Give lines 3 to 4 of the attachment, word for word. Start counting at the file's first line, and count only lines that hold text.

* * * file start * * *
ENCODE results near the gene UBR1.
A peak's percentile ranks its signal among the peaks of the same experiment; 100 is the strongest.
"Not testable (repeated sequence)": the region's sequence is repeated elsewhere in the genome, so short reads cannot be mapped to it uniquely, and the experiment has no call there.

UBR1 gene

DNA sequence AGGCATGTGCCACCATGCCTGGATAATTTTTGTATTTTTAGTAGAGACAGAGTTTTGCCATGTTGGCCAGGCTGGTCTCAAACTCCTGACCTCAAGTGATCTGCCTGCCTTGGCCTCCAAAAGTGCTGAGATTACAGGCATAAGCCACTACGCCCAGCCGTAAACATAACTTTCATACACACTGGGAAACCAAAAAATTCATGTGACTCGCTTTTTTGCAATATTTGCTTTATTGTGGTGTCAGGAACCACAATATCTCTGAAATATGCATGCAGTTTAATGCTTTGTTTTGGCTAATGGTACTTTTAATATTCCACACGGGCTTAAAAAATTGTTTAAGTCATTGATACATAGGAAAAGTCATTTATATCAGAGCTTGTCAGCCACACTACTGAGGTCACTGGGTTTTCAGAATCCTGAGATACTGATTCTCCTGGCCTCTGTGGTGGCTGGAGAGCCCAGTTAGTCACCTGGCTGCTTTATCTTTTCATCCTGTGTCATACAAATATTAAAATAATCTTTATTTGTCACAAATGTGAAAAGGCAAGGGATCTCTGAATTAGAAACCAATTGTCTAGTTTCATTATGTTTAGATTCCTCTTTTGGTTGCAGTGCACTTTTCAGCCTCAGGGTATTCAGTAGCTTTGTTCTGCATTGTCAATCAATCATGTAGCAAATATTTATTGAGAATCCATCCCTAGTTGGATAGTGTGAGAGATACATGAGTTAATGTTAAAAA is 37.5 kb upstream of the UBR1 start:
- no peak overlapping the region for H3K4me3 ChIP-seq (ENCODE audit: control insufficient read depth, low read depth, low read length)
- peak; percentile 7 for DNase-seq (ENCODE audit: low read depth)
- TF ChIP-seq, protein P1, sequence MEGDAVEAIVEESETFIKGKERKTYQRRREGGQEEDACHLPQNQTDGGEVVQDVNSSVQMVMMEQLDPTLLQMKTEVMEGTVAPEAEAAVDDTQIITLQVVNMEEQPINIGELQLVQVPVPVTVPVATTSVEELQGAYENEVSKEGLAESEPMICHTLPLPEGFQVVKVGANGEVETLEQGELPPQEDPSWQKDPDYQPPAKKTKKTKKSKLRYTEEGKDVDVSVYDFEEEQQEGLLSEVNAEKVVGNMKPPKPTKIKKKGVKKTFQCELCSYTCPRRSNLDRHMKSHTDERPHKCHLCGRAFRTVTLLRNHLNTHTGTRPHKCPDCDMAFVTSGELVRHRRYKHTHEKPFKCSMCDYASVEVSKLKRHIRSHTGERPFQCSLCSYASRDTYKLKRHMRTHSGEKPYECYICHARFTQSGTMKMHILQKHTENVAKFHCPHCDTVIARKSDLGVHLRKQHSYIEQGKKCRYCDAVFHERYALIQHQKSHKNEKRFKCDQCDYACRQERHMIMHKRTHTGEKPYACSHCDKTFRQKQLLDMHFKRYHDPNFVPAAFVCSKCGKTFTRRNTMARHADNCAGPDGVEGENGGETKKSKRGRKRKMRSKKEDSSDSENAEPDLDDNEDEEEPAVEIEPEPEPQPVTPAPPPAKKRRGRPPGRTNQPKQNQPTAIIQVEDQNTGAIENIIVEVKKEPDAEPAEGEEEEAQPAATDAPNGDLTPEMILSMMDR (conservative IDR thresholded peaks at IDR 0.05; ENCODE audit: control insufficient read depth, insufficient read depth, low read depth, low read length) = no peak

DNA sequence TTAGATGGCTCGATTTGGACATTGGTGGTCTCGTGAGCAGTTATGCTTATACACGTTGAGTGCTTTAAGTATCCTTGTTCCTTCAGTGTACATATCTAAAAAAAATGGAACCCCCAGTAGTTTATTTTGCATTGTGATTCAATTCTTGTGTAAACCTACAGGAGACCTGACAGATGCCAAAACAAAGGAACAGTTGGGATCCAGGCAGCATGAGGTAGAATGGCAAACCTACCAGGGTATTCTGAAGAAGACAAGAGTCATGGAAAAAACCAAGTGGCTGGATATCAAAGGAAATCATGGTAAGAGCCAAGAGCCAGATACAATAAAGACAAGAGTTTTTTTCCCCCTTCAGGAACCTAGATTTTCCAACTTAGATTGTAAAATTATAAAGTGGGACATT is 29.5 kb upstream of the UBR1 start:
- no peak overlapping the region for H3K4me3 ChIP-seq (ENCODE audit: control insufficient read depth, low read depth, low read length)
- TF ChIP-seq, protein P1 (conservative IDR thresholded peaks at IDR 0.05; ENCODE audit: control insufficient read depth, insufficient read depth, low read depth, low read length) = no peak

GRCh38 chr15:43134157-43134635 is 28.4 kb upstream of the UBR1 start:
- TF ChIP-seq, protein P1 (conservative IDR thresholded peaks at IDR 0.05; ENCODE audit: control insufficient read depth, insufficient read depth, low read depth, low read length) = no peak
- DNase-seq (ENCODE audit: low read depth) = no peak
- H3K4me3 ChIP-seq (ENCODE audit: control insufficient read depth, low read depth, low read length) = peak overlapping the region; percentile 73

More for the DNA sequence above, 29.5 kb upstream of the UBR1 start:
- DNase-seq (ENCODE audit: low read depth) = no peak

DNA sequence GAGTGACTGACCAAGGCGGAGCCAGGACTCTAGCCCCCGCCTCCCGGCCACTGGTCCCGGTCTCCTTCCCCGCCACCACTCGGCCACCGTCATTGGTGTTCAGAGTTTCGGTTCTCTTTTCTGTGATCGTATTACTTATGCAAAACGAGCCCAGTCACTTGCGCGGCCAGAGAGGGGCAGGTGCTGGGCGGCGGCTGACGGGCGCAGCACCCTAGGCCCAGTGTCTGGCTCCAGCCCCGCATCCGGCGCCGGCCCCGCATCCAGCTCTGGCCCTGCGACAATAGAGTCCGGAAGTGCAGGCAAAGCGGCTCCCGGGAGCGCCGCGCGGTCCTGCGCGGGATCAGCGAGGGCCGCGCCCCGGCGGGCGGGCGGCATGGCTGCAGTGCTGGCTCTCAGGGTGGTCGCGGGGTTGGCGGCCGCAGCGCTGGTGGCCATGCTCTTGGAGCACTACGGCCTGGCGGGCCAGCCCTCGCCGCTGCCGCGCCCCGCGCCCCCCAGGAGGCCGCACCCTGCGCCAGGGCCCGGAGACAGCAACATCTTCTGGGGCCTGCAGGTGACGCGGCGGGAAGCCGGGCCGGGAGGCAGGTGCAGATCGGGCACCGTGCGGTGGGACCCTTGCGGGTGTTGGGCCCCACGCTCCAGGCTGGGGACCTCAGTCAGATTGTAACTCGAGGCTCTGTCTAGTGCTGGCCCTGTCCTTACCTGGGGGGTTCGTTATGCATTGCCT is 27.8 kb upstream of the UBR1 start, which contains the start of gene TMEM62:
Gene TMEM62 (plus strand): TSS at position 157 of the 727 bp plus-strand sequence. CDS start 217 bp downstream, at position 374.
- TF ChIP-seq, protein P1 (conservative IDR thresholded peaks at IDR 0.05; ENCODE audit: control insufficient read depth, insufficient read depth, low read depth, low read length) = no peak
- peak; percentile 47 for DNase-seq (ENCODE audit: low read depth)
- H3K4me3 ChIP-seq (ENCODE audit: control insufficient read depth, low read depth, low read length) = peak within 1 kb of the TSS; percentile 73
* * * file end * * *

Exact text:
"Not testable (repeated sequence)": the region's sequence is repeated elsewhere in the genome, so short reads cannot be mapped to it uniquely, and the experiment has no call there.

UBR1 gene